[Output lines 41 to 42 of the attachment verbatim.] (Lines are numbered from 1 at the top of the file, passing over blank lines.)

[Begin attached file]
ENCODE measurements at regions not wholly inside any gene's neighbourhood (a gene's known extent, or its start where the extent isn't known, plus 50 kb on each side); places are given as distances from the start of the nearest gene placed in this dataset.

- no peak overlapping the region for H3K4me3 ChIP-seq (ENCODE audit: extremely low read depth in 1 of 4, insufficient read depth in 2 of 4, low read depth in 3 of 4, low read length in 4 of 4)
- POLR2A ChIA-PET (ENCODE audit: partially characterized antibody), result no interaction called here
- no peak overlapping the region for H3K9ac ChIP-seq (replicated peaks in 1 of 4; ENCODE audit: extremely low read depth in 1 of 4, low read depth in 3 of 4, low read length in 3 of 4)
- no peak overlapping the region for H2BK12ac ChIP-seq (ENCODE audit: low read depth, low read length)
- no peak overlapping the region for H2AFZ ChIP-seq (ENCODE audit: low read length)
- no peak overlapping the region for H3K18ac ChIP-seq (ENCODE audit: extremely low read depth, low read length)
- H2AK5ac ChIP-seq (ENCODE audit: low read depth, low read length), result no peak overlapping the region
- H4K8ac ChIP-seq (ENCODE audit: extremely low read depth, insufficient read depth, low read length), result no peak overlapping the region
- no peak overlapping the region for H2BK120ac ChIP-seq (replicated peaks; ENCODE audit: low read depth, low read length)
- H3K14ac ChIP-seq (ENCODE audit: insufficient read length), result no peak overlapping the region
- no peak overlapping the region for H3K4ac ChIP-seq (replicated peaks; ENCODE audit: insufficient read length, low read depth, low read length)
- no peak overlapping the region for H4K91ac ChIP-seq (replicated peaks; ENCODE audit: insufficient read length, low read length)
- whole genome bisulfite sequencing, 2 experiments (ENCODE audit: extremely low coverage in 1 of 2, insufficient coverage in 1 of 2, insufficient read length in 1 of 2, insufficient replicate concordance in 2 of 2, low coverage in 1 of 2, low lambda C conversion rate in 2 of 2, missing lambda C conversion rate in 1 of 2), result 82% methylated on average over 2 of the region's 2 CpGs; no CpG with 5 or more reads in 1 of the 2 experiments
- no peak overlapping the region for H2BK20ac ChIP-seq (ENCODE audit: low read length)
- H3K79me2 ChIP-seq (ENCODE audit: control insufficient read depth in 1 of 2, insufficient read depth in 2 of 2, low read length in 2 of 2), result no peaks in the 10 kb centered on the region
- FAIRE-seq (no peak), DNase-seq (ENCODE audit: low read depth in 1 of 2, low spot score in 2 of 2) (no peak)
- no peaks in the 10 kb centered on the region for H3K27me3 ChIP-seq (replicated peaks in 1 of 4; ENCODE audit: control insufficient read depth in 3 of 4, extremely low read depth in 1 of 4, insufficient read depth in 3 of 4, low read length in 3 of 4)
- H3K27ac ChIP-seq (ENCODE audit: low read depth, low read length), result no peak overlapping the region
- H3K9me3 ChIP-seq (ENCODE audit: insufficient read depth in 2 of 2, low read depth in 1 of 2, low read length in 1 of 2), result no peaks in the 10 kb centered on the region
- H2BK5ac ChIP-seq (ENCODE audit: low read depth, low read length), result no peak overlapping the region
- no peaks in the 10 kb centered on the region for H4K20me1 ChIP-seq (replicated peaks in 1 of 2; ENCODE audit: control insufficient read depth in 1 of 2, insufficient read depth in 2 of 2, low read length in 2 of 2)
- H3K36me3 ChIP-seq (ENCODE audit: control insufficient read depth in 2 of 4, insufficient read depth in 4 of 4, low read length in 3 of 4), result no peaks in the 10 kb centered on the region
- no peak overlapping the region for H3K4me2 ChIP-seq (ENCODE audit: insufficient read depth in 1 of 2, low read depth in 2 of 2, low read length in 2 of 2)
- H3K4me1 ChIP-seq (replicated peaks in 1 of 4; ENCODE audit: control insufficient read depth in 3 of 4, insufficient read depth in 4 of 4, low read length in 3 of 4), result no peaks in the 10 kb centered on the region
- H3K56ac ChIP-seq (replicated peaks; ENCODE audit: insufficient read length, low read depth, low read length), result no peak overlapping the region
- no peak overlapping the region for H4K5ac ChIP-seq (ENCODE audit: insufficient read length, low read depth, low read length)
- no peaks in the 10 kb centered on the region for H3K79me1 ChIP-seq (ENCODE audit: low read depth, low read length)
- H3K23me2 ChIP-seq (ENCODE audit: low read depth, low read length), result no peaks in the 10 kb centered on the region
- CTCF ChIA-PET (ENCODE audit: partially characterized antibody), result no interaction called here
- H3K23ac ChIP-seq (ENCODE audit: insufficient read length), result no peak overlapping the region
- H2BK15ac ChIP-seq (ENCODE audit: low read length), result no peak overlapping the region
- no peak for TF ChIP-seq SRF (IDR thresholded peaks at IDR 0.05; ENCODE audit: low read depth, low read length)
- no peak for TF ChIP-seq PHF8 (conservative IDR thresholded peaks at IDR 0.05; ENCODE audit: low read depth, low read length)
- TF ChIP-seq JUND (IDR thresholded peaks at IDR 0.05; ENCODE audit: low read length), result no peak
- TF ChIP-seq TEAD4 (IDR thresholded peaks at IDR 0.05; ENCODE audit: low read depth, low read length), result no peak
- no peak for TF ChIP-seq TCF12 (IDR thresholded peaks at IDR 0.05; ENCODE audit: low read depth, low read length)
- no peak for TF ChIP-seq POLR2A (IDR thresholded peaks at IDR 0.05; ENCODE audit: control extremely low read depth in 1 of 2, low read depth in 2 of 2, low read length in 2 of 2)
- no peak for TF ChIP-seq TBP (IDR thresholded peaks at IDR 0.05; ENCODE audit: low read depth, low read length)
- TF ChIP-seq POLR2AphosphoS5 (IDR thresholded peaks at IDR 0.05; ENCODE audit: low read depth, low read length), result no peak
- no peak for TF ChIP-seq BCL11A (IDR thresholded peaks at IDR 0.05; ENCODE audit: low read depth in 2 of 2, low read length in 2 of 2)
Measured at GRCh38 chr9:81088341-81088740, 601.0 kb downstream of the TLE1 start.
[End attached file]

- no peak for TF ChIP-seq BCL11A (IDR thresholded peaks at IDR 0.05; ENCODE audit: low read depth in 2 of 2, low read length in 2 of 2)
Measured at GRCh38 chr9:81088341-81088740, 601.0 kb downstream of the TLE1 start.